It's been a rough year for Chesapeake Energy (CHK). Since June of 2011, the stock has fallen 45%, trailing the overall stock market significantly. It is almost universally despised as an investment. Many pros think it is headed for single digits due to numerous issues with the company. Does opportunity exist in the midst of all this pessimism?
Chesapeake Energy is one of the nation's leading natural gas and oil producers. As of the last quarter, it had interests in more than 45,000 wells across U.S. It was founded in 1989 in Oklahoma City and is one of the pioneers of fracking, keeping it front and center in the oil and natural gas boom on private lands here in the US.
The knocks on Chesapeake have remained consistent over the years---- 1) too much debt, 2) too aggressive in land rights acquisitions in the major shale plays, 3) over-reliance on the price of natural gas for cash flow, 4) capital expenditures exceed cash flow year after year, 5) corporation is run for the benefit of the corporate officers, not the shareholders, and 6) a Board of Directors that fails to provide appropriate governance and oversight.
To combat some of these criticisms, the company has adopted a strategy to reduce its level of debt by 25% by the end of this year through assets sales and divestitures, increase its production by 15%, increase its production of higher priced and higher margin liquids as opposed to dry gas, and actively help to develop the market for natural gas as a transportation fuel for trucks and cars.
The record low prices for natural gas have suppressed the price of the stock. Many analysts view Chesapeake as nothing more than a proxy for the price of natural gas. However, the stock plunged this past week on several not very flattering revelations about the company to settle below $17.50 after Friday's trading.
Aubrey McClendon, CEO of Chesapeake, is a flamboyant character and an incredible evangelist for both Chesapeake and natural gas. It was disclosed last week by Reuters that he borrowed $1.1 billion over the past 3 years against his 2.5% stake in the company's wells, a perk known as the Founder Well Participation Program (FWPP). The FWPP has been public knowledge for years. McClendon has taken part in the FWPP since 1993. Under the plan, McClendon receives a 2.5% share in assets from every well the company drills. He is also responsible for a 2.5% share of the well's costs, one reason for the sizable borrowings. According to company proxy statements, McClendon lost some $258 million on the FWPP in 2009 and 2010. In all likelihood, McClendon will see long-term returns, but the amount of upfront costs required for his participation in the FWPP necessitates this massive borrowing.
The borrowing was not disclosed by Chesapeake until after the story broke, and initially sent the stock down by some 10%. The fear is this level of borrowing could compromise McClendon's fiduciary duties to Chesapeake in favor of serving his own self-interests. This deal brings back memories of 2008, when he bought nearly $1 billion in Chesapeake stock on margin. In the market tumult of 2008, the stock slid, falling 40% one week in October as McClendon's stake was force to be liquidated on a margin call. The CEO received a $112 million pay package that year, and yet sold his map collection to Chesapeake for $12 million (why an oil and gas company would want to own antique maps in beyond me other than it was bailing the CEO out of a financial jam). That transaction was later reversed after a shareholder lawsuit.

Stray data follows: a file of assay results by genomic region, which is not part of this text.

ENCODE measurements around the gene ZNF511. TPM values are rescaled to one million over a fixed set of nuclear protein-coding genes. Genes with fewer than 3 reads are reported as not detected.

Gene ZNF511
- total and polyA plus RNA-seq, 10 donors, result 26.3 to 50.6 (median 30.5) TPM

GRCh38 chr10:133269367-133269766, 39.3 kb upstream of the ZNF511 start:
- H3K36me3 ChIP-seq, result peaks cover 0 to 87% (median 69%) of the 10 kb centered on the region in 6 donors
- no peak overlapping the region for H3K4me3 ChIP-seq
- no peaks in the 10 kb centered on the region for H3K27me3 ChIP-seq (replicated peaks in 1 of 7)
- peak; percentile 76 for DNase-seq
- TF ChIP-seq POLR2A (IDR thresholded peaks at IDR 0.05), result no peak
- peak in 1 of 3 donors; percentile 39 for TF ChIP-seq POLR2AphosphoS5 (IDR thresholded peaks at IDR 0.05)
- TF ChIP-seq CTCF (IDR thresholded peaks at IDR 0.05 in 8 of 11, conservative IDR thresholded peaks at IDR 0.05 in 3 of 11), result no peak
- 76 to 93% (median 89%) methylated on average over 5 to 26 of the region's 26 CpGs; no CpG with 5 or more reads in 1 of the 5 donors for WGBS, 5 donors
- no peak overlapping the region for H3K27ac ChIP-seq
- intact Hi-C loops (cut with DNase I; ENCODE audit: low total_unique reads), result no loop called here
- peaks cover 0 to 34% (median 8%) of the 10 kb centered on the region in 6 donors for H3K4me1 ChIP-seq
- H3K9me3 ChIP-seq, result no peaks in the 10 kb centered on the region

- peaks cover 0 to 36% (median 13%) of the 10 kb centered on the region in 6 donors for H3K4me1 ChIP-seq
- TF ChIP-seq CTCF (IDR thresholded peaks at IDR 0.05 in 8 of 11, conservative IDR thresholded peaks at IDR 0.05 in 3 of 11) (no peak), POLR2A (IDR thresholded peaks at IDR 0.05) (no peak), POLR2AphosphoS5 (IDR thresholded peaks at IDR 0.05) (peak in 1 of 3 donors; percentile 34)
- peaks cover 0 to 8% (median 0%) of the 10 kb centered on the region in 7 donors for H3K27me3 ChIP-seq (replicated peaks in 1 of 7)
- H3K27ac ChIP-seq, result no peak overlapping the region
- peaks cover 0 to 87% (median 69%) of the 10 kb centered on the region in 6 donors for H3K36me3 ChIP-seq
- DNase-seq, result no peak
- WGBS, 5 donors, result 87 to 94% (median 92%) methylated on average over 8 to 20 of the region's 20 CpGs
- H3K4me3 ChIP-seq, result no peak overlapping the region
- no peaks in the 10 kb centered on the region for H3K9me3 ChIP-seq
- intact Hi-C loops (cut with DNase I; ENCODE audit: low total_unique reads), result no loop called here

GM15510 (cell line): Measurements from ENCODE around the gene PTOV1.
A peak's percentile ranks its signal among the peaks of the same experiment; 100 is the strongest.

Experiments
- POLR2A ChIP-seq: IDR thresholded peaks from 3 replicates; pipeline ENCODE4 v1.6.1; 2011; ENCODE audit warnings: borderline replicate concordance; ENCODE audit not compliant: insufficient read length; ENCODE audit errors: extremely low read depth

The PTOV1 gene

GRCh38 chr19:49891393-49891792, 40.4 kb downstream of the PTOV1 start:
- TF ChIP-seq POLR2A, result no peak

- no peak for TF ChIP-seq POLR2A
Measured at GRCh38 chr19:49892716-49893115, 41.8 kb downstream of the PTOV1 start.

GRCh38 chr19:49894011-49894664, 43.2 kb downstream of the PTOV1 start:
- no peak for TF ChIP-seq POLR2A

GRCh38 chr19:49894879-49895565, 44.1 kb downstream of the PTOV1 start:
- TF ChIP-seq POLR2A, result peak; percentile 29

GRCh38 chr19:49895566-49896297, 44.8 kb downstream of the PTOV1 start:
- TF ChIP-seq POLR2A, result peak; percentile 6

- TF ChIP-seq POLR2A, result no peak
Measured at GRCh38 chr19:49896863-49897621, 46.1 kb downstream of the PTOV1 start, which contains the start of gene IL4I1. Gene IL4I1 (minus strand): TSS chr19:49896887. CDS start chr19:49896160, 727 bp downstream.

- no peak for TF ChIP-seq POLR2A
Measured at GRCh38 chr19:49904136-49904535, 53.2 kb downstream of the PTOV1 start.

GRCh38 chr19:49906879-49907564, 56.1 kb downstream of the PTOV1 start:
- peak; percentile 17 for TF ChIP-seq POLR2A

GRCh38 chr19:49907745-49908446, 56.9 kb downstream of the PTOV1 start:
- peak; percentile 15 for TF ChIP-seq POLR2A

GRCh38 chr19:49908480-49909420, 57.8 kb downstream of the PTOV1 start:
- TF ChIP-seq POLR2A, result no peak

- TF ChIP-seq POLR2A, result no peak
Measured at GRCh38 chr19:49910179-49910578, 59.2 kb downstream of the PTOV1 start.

This latest action by the company has also brought a slew of shareholder lawsuits and disgust with its Board of Directors, and reinforces the perception the company is run strictly for the benefit of its executives. After the drop this past week, Chesapeake is selling at 8 times this year's earnings and 6 times next year's estimates. Is now the time to invest in Chesapeake?
My view on Chesapeake is that it is not a long-term buy and hold play. At best, it is a speculation, with the hope that it isn't using Enron style accounting to hide its true level of debt. Perceptive bargain hunters such as Southeastern Asset Management are big investors in Chesapeake. But with every turnaround situation, the investor must ask what is the catalyst for the turnaround. In the case of Chesapeake, I see two potential drivers: 1) an increase in natural gas prices, and 2) a more independent board of directors that will refuse to loan money to the CEO and will concentrate on production side of the company and being cash-flow positive. If the investor believes natural gas prices will recover from their sub $2 levels to the $5 - $7 range, Chesapeake could easily double from these prices. Chesapeake certainly is betting that prices have bottomed since they are now going naked, with no hedges in place to protect them from negative price movements. I think Chesapeake is a decent speculation on a turnaround in natural gas price for a small portion of investor dollars, but don't bet the farm, and don't expect a fundamental change in management practices unless there is a full scale shareholder revolt. As always consult your financial adviser before committing any funds.